Memoirs of the life and writings of lord Byron
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appear arms bard bear beauty beneath better blood breast breath called chief claim dare dark dear death deeds dreams earth fair fall fame fate fear feel fire foes gave gaze give given hand hath head hear heard heart hero honour hope hour lady land late least leave less light live look Lord Byron lost mark means mind nature ne'er never night noble notes o'er once passed perhaps persons poem present published raise rest Review rise roll scarce scene seek seems seen shore sigh sleep smile song sons soon soul sound spirit strain tears tell thee thine thing thou thought turn verse voice wave wild wing wish write young youth
Page 197 - He who hath bent him o'er the dead Ere the first day of death is fled, The first dark day of nothingness, The last of danger and distress...
Page 8 - But the poor dog, in life the firmest friend, The first to welcome, foremost to defend, Whose honest heart is still his master's own, Who labours, fights, lives, breathes for him alone...
Page 8 - Near this spot Are deposited the Remains Of one Who Possessed Beauty Without Vanity, Strength without Insolence, Courage without Ferocity, And all the Virtues of Man Without his Vices. This Praise, which would be unmeaning flattery If inscribed over Human Ashes, Is but a just tribute to the Memory of "Boatswain," a Dog Who was born at Newfoundland, May, 1803, And died at Newstead Abbey Nov. 18, 1808.
Page 3 - Fame is the spur that the clear spirit doth raise (That last infirmity of noble mind) To scorn delights, and live laborious days : But the fair guerdon when we hope to find, And think to burst out into sudden blaze, Comes the blind Fury with the abhorred shears And slits the thin-spun life. But not the praise...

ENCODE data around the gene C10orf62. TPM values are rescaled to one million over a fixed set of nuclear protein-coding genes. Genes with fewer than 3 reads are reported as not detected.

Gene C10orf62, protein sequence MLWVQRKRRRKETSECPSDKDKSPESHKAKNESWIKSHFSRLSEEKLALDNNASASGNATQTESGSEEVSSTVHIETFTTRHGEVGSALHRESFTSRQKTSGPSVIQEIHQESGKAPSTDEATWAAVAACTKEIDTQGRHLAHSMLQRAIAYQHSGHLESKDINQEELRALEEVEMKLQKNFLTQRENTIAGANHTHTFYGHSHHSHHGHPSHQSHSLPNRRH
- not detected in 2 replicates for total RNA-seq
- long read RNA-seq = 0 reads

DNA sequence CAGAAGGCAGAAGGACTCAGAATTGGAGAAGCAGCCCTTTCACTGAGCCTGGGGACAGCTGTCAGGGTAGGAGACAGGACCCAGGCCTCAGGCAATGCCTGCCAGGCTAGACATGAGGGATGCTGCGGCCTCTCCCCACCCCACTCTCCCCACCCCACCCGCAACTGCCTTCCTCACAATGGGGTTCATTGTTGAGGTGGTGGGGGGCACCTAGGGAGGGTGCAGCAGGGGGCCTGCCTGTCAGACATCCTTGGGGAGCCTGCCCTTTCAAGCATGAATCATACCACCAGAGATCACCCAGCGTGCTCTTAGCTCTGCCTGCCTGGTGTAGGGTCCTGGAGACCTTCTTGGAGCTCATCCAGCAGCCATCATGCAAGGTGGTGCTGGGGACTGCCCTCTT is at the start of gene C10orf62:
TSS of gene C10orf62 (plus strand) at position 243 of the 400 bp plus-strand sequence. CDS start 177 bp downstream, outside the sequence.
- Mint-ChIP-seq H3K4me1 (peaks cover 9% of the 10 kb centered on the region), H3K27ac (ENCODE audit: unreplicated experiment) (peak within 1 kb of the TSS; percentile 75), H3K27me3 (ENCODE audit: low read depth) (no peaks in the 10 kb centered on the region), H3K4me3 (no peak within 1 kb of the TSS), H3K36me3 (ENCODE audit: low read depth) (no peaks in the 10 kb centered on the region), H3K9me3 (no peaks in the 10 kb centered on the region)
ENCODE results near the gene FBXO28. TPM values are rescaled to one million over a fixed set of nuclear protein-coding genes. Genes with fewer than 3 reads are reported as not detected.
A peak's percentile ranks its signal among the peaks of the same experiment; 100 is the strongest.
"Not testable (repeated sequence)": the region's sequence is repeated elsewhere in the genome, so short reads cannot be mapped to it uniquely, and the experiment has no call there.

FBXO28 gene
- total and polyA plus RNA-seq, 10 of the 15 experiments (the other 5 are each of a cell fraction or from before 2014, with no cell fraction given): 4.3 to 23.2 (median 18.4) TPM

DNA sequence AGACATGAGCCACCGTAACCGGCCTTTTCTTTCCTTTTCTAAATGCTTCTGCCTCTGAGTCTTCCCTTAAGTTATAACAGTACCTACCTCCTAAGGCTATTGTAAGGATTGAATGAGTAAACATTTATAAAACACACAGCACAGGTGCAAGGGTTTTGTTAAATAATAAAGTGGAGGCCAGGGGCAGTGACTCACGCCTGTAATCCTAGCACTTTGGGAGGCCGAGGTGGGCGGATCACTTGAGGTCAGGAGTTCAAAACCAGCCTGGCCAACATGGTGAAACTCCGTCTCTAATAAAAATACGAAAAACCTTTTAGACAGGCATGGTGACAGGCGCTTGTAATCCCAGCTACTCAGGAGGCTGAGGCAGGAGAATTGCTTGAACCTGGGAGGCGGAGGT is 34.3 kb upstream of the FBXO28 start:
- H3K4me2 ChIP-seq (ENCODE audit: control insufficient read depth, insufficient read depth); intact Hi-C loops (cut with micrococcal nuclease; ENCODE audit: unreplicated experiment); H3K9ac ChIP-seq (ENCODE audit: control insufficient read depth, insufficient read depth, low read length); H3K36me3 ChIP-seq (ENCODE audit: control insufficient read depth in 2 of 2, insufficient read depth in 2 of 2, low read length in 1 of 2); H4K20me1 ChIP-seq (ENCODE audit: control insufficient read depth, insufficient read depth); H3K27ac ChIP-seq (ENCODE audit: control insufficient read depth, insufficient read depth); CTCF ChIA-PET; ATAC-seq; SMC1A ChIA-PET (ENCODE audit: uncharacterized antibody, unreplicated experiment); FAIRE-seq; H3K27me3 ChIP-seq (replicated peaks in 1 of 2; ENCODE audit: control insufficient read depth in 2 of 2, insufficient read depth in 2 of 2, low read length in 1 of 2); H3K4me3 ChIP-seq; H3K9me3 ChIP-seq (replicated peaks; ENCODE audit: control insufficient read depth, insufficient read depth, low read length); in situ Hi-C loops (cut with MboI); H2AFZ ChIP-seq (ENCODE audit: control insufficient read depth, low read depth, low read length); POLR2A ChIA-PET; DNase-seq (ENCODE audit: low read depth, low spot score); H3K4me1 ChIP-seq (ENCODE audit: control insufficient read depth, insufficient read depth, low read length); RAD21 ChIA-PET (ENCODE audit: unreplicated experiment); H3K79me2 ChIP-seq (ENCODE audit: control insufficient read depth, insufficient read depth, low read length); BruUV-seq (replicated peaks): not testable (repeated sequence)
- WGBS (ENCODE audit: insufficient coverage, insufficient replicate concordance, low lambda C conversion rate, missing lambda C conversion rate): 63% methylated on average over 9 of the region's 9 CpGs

Page 125 - Poetic souls delight in prose insane; And Christmas stories tortured into rhyme Contain the essence of the true sublime. Thus, when he tells the tale of Betty Foy, The idiot mother of an idiot boy...
Page 92 - I strode through the pine-cover'd glade : I sought not my home till the day's dying glory Gave place to the rays of the bright polar star ; For fancy was cheer'd by traditional story, Disclosed by the natives of dark Loch na Garr. " Shades of the dead ! have I not heard your voices Rise on the night- rolling breath of the gale ?" Surely the soul of the hero rejoices, And rides on the wind o'er his own Highland vale.
Page 176 - Fair Greece ! sad relic of departed worth ! Immortal, though no more; though fallen, great! Who now shall lead thy scatter'd children forth, And long accustom'd bondage uncreate? Not such thy sons who whilome did await, The hopeless warriors of a willing doom, In bleak Thermopylae's sepulchral strait— Oh ! who that gallant spirit shall resume, Leap from Eurotas' banks, and call thee from the tomb?
Page 145 - And wing'd the shaft that quivered in his heart. Keen were his pangs, but keener far to feel, He nursed the pinion which impelled the steel ; While the same plumage that had warmed his nest Drank the last life-drop of his bleeding breast.
Page 115 - I had rather be a kitten, and cry mew Than one of these same metre ballad-mongers...
Page 251 - Where lives his grief, or perished his despair ! Long mourn'd his band whom none could mourn beside ; And fair the monument they gave his bride : For him they raise not the recording stone — His death yet dubious, deeds too widely known ; He left a Corsair's name to other times, Linked with one virtue, and a thousand crimes.